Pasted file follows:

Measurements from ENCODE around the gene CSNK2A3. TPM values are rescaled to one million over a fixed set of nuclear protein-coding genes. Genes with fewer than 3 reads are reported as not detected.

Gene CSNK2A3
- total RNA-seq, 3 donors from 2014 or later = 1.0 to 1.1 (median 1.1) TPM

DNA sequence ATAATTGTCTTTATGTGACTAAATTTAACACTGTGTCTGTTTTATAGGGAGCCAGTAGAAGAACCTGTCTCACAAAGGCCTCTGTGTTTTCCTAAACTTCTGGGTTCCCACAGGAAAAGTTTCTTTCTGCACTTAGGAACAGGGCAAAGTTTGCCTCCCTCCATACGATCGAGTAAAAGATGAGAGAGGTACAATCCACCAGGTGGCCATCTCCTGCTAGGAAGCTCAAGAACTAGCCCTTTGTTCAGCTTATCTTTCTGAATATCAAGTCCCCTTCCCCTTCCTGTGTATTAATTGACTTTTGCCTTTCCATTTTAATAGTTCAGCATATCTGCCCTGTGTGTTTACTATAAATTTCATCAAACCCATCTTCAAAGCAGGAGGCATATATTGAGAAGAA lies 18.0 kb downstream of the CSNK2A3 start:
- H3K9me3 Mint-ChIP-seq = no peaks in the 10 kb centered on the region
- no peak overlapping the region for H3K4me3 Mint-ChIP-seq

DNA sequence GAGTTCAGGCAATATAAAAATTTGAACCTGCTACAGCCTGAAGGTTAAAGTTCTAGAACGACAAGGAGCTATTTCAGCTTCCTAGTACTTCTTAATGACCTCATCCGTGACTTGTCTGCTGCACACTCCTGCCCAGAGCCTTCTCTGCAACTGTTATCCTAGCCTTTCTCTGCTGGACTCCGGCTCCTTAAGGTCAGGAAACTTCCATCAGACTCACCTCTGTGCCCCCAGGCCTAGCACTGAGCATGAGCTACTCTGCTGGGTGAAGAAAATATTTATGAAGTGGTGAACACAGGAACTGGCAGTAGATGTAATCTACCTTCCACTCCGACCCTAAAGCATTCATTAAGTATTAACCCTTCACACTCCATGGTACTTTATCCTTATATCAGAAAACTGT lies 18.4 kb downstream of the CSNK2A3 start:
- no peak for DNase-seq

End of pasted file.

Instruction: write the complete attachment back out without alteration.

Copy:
Measurements from ENCODE around the gene CSNK2A3. TPM values are rescaled to one million over a fixed set of nuclear protein-coding genes. Genes with fewer than 3 reads are reported as not detected.

Gene CSNK2A3
- total RNA-seq, 3 donors from 2014 or later = 1.0 to 1.1 (median 1.1) TPM

DNA sequence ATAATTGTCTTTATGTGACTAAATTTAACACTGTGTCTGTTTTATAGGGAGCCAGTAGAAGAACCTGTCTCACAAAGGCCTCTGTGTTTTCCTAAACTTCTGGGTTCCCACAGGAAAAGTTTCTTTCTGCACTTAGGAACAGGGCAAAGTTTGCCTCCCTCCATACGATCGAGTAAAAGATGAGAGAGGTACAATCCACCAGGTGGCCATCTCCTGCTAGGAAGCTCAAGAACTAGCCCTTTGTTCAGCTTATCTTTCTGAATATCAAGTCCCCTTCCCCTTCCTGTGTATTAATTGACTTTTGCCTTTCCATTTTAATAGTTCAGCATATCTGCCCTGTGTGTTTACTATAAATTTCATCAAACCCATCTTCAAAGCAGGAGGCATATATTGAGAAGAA lies 18.0 kb downstream of the CSNK2A3 start:
- H3K9me3 Mint-ChIP-seq = no peaks in the 10 kb centered on the region
- no peak overlapping the region for H3K4me3 Mint-ChIP-seq

DNA sequence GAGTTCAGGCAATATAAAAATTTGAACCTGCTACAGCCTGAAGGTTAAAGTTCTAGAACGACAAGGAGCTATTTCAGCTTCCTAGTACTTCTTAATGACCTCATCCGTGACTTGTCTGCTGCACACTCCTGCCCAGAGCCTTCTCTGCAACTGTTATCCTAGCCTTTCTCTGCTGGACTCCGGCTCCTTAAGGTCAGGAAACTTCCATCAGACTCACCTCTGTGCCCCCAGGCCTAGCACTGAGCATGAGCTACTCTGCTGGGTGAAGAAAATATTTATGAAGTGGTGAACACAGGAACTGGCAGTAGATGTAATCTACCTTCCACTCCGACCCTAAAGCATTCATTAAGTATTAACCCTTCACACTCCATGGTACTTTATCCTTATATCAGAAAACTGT lies 18.4 kb downstream of the CSNK2A3 start:
- no peak for DNase-seq